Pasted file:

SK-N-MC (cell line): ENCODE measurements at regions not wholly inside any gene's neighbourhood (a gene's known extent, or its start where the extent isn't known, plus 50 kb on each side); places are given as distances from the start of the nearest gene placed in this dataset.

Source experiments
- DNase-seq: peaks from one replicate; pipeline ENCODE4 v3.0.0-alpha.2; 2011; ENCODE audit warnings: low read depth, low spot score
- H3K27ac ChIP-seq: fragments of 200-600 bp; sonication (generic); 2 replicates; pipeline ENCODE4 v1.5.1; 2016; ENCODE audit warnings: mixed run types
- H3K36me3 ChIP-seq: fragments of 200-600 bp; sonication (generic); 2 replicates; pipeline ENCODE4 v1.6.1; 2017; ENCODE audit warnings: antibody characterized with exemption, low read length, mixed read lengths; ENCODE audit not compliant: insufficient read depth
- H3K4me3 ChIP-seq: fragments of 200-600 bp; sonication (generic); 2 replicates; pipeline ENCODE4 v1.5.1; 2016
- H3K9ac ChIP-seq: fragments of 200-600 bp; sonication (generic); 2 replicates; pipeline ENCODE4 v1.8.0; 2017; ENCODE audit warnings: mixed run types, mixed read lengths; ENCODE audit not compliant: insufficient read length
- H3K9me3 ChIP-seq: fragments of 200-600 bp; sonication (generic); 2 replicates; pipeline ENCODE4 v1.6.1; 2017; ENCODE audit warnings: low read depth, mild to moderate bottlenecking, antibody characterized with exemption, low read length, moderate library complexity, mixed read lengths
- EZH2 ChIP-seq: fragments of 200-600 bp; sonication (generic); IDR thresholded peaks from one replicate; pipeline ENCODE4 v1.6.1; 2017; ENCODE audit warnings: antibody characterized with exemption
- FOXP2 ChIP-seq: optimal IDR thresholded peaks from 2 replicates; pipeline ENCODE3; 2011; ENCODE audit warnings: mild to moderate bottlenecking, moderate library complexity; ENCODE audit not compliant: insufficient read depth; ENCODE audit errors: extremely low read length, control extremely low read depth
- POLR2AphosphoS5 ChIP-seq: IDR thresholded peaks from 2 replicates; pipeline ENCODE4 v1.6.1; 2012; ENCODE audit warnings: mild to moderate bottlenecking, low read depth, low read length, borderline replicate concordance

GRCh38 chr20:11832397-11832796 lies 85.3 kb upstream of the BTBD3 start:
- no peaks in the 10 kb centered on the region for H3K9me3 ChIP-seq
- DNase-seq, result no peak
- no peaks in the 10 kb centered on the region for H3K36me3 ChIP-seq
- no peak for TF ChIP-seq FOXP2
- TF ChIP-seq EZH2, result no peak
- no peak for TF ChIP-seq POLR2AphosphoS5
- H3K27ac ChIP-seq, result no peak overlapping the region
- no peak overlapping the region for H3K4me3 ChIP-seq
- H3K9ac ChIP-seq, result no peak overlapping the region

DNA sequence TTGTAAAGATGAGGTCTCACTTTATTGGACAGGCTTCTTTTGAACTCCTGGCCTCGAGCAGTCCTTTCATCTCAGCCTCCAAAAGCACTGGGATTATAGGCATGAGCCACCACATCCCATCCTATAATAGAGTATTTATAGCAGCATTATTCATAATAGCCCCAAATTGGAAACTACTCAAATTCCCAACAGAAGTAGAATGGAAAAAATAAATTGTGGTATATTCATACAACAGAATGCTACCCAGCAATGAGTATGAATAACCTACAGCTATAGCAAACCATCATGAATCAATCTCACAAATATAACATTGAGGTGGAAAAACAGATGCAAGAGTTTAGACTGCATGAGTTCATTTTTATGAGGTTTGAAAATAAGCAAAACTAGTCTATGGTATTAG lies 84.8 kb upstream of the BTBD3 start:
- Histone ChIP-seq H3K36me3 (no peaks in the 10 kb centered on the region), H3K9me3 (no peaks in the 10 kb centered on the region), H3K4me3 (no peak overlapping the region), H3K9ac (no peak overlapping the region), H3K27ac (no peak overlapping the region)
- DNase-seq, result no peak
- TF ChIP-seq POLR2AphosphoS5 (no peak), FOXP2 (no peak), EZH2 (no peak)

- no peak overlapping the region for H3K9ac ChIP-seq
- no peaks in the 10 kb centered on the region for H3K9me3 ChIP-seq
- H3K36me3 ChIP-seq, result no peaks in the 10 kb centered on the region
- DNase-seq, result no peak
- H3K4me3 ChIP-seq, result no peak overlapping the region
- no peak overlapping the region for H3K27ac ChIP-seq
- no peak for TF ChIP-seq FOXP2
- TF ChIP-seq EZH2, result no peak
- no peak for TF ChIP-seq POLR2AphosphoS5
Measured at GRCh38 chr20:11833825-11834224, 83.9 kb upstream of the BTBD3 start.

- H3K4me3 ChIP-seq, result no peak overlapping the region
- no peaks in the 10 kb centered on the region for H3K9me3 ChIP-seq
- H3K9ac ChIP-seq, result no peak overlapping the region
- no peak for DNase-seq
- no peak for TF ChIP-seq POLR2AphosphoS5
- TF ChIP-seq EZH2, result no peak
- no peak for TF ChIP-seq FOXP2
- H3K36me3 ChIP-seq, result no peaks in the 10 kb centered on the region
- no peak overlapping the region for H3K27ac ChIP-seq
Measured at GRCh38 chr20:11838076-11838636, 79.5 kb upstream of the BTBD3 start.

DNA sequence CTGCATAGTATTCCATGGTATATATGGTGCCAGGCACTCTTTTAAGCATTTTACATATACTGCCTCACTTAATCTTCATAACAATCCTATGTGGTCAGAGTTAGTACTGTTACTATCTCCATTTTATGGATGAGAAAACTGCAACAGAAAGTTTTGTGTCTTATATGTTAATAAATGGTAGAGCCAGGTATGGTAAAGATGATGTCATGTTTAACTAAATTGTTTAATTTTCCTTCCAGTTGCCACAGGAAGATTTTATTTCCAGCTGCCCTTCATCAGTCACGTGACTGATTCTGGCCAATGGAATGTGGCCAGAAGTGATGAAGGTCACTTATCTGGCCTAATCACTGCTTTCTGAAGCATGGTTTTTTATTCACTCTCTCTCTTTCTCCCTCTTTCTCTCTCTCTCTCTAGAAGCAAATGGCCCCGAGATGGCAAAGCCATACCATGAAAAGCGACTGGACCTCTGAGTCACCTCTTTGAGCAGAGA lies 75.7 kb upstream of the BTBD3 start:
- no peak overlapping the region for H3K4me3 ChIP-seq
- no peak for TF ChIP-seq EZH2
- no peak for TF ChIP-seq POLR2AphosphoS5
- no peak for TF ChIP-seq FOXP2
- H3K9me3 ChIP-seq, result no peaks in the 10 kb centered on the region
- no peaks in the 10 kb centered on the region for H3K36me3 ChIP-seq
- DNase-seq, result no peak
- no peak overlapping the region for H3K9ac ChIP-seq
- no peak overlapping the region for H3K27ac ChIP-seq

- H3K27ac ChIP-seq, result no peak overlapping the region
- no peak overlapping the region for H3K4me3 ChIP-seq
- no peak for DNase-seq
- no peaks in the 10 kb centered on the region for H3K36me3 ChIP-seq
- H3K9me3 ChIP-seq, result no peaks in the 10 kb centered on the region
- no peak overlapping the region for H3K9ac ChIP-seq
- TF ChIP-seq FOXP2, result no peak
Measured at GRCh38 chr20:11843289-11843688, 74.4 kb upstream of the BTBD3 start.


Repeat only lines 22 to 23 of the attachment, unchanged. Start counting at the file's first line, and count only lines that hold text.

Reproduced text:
DNA sequence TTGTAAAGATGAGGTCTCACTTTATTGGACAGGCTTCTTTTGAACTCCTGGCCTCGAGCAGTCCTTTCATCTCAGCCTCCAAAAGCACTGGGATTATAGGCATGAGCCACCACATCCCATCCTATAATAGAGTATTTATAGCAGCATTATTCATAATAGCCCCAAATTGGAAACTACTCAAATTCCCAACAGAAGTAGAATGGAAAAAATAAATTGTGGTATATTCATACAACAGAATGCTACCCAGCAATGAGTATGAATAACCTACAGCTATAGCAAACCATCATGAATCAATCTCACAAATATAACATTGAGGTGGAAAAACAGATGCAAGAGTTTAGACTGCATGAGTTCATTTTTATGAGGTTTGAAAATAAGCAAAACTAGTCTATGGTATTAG lies 84.8 kb upstream of the BTBD3 start:
- Histone ChIP-seq H3K36me3 (no peaks in the 10 kb centered on the region), H3K9me3 (no peaks in the 10 kb centered on the region), H3K4me3 (no peak overlapping the region), H3K9ac (no peak overlapping the region), H3K27ac (no peak overlapping the region)